Sundar Pichai speaks onstage during day one of Vox Media’s Code 2022 conference in Beverly Hills, CA.
Jerod Harris | Getty Images Entertainment | Getty Images
Alphabet releases its third-quarter results Tuesday after the bell.
Here’s what Wall Street expects.
- Earnings per share (EPS): $1.25, according to Refinitiv estimates.
- Revenue: $70.59 billion, according to Refinitiv estimates.
- YouTube ad revenue: $7.42 billion, according to StreetAccount estimates.
- Google Cloud revenue: $6.69 billion, according to StreetAccount estimates
- Traffic Acquisition Costs (TAC): $12.38 billion, according to StreetAccount estimates
As fears of a recession intensify, companies are taking a more cautious approach with their advertising budgets. For Google’s parent Alphabet, which relies heavily on digital ads, this has resulted in lower growth estimates.
The company is expected to report revenue growth of around 8% for the third quarter. Apart from a period at the start of the Covid pandemic, that would mark the weakest expansion of any quarter since 2013. The slowdown is particularly acute at YouTube, which is expected to see growth of around 3%, according to StreetAccount. YouTube is experiencing increased competition from short video app TikTok.
During the quarter, CEO Sundar Pichai enacted cost-cutting measures across the company, citing economic challenges including a potential recession, soaring inflation, rising interest rates and subdued advertising spending. . In September, Pichai said he wanted to make the company 20% more efficient, which could include job cuts and product reductions.
Google recently canceled the next generation of its Pixelbook laptop and cut funding for its internal Area 120 incubator. And last month, Google announced it would shut down its Stadia digital gaming service. Also in the quarter, the company said it would delay plans to replace third-party cookies for advertising until 2024 after finding the transition more difficult.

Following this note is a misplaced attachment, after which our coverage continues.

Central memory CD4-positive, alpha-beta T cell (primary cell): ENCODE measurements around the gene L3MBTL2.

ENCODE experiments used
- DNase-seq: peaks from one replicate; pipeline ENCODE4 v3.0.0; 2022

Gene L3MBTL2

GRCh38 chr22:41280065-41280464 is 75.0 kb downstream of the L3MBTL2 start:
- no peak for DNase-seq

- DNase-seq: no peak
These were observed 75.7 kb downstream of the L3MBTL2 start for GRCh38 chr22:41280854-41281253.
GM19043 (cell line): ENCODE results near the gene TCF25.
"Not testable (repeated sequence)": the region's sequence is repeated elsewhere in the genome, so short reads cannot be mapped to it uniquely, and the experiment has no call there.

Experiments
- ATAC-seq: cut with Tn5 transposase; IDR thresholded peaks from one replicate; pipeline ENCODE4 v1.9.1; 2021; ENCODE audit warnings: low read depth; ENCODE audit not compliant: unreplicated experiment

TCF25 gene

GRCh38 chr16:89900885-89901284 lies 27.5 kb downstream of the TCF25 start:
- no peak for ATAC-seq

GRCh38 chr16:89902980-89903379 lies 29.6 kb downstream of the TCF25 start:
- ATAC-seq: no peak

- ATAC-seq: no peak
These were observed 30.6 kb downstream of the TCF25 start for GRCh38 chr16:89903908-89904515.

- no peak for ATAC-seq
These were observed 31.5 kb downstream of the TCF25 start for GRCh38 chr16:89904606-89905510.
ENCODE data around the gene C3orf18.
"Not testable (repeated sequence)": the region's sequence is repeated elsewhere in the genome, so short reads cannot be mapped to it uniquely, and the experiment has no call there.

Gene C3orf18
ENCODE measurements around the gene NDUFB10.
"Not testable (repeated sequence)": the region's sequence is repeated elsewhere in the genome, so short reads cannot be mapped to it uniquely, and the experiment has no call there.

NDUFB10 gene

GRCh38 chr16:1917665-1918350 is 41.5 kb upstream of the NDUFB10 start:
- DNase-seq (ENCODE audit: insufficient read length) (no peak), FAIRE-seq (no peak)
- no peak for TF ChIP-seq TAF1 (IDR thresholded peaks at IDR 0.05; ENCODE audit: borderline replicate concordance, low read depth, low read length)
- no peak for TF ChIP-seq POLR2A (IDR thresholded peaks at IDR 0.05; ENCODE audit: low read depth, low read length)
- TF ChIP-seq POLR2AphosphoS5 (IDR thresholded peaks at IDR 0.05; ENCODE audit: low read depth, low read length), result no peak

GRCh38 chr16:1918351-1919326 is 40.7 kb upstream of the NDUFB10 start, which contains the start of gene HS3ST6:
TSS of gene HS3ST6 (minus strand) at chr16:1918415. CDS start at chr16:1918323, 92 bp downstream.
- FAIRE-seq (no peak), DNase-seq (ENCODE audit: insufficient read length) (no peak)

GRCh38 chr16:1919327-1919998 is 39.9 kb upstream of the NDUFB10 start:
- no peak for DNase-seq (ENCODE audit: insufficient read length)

In a spirited show of hands, staff members confronted executives over planned cuts to travel and entertainment budgets. Pichai responded by reminding employees that there was a time when Google was “small and rambling” and that they “shouldn’t always equate fun with money.”
Bringing employees back to the office continues to be a challenge for Google, after employees grew accustomed to flexibility during the pandemic when profits hit an all-time high. Adding to the tension, employees told CNBC during the quarter that they were receiving regular notifications from management of Covid-19 infections, leading some to question the company’s back-to-work mandates. company.
Alphabet shares have fallen 29% this year, performing roughly in line with the Nasdaq.
LOOK: Tech sector remains strong despite challenges